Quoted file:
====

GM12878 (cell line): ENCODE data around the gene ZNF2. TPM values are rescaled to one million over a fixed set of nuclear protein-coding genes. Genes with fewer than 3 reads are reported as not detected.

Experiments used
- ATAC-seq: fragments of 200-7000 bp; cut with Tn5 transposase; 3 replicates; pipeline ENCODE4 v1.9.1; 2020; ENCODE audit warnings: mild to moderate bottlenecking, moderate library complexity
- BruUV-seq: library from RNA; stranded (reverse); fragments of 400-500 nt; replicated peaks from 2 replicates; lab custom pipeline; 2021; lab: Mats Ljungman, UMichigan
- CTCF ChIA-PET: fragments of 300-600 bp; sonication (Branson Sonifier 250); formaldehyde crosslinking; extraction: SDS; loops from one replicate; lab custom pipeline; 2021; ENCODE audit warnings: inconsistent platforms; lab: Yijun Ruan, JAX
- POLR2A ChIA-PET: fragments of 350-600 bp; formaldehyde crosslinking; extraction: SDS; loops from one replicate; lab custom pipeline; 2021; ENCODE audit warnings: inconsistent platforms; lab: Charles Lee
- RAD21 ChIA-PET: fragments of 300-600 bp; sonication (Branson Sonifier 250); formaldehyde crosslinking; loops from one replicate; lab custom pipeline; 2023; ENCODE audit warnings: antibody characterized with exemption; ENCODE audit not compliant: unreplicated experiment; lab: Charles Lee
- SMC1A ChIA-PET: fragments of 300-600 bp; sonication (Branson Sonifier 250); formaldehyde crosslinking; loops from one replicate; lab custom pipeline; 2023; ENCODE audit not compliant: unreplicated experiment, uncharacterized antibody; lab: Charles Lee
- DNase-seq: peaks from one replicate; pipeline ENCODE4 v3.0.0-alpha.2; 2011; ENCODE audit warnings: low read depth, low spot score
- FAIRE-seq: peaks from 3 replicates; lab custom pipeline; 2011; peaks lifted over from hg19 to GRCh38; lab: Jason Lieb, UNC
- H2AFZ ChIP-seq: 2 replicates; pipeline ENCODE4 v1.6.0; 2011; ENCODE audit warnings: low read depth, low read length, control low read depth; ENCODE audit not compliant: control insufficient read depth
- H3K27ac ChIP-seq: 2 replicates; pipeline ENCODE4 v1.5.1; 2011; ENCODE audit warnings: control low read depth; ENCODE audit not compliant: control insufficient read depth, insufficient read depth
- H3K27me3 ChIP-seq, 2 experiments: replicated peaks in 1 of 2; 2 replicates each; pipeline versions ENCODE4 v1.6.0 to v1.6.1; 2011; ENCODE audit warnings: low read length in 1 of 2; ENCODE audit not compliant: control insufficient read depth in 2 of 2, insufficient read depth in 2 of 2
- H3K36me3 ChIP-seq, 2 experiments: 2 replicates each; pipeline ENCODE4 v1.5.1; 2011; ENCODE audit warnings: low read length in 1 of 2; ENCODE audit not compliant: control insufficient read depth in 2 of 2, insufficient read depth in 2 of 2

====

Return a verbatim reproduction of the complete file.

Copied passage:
GM12878 (cell line): ENCODE data around the gene ZNF2. TPM values are rescaled to one million over a fixed set of nuclear protein-coding genes. Genes with fewer than 3 reads are reported as not detected.

Experiments used
- ATAC-seq: fragments of 200-7000 bp; cut with Tn5 transposase; 3 replicates; pipeline ENCODE4 v1.9.1; 2020; ENCODE audit warnings: mild to moderate bottlenecking, moderate library complexity
- BruUV-seq: library from RNA; stranded (reverse); fragments of 400-500 nt; replicated peaks from 2 replicates; lab custom pipeline; 2021; lab: Mats Ljungman, UMichigan
- CTCF ChIA-PET: fragments of 300-600 bp; sonication (Branson Sonifier 250); formaldehyde crosslinking; extraction: SDS; loops from one replicate; lab custom pipeline; 2021; ENCODE audit warnings: inconsistent platforms; lab: Yijun Ruan, JAX
- POLR2A ChIA-PET: fragments of 350-600 bp; formaldehyde crosslinking; extraction: SDS; loops from one replicate; lab custom pipeline; 2021; ENCODE audit warnings: inconsistent platforms; lab: Charles Lee
- RAD21 ChIA-PET: fragments of 300-600 bp; sonication (Branson Sonifier 250); formaldehyde crosslinking; loops from one replicate; lab custom pipeline; 2023; ENCODE audit warnings: antibody characterized with exemption; ENCODE audit not compliant: unreplicated experiment; lab: Charles Lee
- SMC1A ChIA-PET: fragments of 300-600 bp; sonication (Branson Sonifier 250); formaldehyde crosslinking; loops from one replicate; lab custom pipeline; 2023; ENCODE audit not compliant: unreplicated experiment, uncharacterized antibody; lab: Charles Lee
- DNase-seq: peaks from one replicate; pipeline ENCODE4 v3.0.0-alpha.2; 2011; ENCODE audit warnings: low read depth, low spot score
- FAIRE-seq: peaks from 3 replicates; lab custom pipeline; 2011; peaks lifted over from hg19 to GRCh38; lab: Jason Lieb, UNC
- H2AFZ ChIP-seq: 2 replicates; pipeline ENCODE4 v1.6.0; 2011; ENCODE audit warnings: low read depth, low read length, control low read depth; ENCODE audit not compliant: control insufficient read depth
- H3K27ac ChIP-seq: 2 replicates; pipeline ENCODE4 v1.5.1; 2011; ENCODE audit warnings: control low read depth; ENCODE audit not compliant: control insufficient read depth, insufficient read depth
- H3K27me3 ChIP-seq, 2 experiments: replicated peaks in 1 of 2; 2 replicates each; pipeline versions ENCODE4 v1.6.0 to v1.6.1; 2011; ENCODE audit warnings: low read length in 1 of 2; ENCODE audit not compliant: control insufficient read depth in 2 of 2, insufficient read depth in 2 of 2
- H3K36me3 ChIP-seq, 2 experiments: 2 replicates each; pipeline ENCODE4 v1.5.1; 2011; ENCODE audit warnings: low read length in 1 of 2; ENCODE audit not compliant: control insufficient read depth in 2 of 2, insufficient read depth in 2 of 2